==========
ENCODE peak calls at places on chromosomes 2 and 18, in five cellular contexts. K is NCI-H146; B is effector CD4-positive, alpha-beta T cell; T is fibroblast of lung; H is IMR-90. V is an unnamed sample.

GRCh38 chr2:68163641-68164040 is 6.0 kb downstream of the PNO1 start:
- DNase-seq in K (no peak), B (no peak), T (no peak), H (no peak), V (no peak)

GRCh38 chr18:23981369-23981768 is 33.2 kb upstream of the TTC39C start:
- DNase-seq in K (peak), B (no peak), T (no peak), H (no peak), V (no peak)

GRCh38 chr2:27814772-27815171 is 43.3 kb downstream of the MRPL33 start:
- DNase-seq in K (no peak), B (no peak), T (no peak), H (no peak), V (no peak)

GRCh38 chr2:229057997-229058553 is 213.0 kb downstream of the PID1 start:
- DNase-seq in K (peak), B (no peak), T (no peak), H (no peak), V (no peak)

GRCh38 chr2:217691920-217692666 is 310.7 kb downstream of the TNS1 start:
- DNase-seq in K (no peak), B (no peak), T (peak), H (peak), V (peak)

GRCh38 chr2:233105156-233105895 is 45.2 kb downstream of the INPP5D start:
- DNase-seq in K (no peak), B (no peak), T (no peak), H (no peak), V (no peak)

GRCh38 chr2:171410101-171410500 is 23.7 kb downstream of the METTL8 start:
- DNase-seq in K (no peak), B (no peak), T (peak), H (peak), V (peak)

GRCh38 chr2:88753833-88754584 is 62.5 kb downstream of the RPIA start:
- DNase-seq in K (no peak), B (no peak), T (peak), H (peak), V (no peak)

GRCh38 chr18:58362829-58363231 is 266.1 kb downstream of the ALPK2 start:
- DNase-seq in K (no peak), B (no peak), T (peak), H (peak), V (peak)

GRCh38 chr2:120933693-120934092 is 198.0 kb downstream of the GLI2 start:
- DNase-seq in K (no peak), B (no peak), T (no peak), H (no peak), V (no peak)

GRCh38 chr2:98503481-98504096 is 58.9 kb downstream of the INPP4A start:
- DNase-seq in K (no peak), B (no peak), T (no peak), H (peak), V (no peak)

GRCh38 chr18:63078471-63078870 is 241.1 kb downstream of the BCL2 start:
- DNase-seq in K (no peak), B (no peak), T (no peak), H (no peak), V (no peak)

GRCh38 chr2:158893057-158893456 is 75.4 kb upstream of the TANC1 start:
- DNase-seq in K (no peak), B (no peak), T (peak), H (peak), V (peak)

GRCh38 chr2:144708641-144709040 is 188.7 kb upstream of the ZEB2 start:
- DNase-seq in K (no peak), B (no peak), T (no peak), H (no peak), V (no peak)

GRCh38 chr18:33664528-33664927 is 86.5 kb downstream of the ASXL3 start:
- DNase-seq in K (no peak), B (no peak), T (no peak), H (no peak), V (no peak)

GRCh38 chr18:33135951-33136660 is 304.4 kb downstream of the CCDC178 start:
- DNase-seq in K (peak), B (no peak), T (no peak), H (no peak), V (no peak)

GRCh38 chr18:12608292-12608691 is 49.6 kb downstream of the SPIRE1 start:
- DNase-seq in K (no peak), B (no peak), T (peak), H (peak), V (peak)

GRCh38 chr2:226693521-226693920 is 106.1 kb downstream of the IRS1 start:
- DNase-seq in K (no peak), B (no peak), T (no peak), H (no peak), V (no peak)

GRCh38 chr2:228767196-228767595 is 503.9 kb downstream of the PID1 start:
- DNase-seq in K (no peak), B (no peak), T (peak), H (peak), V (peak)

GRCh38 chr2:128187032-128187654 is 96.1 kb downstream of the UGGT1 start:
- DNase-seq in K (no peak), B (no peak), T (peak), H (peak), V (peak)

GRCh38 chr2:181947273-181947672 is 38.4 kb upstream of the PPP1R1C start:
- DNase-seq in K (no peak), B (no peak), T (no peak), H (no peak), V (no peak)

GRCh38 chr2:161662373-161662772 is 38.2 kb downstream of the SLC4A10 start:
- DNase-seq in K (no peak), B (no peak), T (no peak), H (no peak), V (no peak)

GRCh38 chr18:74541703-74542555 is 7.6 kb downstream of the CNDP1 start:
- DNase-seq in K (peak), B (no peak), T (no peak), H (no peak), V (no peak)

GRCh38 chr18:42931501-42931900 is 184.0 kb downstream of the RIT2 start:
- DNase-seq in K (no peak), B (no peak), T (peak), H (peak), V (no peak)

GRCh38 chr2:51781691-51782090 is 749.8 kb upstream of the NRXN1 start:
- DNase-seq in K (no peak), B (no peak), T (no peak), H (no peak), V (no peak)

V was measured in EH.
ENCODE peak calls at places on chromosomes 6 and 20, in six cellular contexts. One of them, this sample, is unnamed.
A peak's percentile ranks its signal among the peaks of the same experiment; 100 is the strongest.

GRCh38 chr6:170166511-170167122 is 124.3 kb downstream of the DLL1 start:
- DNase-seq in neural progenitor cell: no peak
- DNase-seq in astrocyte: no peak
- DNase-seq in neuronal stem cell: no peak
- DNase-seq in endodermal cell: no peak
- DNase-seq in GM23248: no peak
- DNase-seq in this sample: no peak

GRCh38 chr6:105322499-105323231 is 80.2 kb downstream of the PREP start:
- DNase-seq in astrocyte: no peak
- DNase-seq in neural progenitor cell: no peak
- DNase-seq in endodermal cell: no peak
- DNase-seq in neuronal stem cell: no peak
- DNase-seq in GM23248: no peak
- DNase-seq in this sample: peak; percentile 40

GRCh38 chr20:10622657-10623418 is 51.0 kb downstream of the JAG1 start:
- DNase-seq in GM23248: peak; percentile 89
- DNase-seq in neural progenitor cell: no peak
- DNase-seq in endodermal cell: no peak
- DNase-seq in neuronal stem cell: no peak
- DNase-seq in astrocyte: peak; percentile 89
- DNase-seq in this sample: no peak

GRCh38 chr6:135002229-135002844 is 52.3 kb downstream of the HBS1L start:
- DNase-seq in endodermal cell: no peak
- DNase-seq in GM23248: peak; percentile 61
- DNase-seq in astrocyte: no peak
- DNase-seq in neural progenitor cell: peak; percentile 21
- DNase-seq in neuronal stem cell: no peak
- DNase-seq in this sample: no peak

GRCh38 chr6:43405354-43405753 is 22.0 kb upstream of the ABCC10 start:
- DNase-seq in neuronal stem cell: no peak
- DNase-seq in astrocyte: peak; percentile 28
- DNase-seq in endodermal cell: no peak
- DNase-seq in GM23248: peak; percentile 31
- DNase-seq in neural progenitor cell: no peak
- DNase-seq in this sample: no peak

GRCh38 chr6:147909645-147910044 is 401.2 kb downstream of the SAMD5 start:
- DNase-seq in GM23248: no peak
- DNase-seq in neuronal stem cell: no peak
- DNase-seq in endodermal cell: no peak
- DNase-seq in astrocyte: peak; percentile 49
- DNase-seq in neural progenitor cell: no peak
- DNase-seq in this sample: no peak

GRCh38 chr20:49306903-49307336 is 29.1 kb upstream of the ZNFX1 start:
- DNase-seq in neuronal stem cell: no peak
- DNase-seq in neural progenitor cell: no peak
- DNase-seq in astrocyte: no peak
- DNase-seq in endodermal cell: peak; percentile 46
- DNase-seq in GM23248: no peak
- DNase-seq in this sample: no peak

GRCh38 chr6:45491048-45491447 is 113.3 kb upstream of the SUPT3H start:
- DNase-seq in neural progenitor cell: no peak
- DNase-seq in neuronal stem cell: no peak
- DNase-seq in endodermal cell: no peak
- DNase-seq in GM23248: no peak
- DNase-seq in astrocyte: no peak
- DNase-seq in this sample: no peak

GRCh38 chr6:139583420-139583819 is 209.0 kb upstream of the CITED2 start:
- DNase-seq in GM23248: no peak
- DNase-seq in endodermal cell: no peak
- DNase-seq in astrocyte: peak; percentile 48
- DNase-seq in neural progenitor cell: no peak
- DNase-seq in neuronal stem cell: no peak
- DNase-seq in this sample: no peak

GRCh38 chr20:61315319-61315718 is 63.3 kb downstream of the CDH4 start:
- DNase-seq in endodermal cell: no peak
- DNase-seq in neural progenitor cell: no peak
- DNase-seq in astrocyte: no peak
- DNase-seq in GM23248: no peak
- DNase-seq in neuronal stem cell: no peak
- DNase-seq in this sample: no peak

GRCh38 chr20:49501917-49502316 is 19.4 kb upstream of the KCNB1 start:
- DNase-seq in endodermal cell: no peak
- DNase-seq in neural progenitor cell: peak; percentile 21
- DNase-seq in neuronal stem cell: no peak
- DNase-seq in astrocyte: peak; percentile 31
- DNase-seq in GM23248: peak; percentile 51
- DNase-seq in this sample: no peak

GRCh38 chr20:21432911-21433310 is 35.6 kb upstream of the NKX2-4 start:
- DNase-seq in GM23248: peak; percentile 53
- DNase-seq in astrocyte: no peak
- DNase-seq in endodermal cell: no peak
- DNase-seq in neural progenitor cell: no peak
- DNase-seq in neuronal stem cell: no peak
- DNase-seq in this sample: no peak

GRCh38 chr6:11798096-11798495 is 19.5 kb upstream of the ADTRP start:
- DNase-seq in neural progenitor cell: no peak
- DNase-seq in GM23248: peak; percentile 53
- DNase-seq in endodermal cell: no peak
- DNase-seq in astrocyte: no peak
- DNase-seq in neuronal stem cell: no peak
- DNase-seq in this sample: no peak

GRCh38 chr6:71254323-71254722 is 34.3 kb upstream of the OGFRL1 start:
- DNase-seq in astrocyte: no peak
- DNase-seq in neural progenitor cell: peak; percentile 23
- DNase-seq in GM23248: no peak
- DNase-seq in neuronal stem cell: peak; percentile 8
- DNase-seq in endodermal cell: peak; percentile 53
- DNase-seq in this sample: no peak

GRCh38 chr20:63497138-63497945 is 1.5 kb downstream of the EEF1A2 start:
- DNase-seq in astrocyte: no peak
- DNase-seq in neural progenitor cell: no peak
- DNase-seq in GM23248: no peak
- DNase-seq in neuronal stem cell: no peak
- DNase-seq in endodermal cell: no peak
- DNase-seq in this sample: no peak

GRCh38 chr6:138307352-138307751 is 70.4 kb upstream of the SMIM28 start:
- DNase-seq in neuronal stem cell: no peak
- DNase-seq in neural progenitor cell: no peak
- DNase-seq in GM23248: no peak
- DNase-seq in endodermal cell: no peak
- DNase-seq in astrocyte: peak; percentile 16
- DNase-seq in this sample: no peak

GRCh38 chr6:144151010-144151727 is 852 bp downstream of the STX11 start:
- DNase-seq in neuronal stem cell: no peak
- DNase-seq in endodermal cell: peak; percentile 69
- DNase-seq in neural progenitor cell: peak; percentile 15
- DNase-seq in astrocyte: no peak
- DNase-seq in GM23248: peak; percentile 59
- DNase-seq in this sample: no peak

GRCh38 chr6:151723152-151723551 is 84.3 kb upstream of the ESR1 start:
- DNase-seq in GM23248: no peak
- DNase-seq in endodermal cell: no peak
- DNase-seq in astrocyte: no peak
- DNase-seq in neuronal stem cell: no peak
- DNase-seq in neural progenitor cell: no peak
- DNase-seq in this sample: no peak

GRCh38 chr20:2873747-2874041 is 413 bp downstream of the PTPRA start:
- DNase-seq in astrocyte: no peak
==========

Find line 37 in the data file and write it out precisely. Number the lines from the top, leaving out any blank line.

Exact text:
- DNase-seq in K (no peak), B (no peak), T (no peak), H (no peak), V (no peak)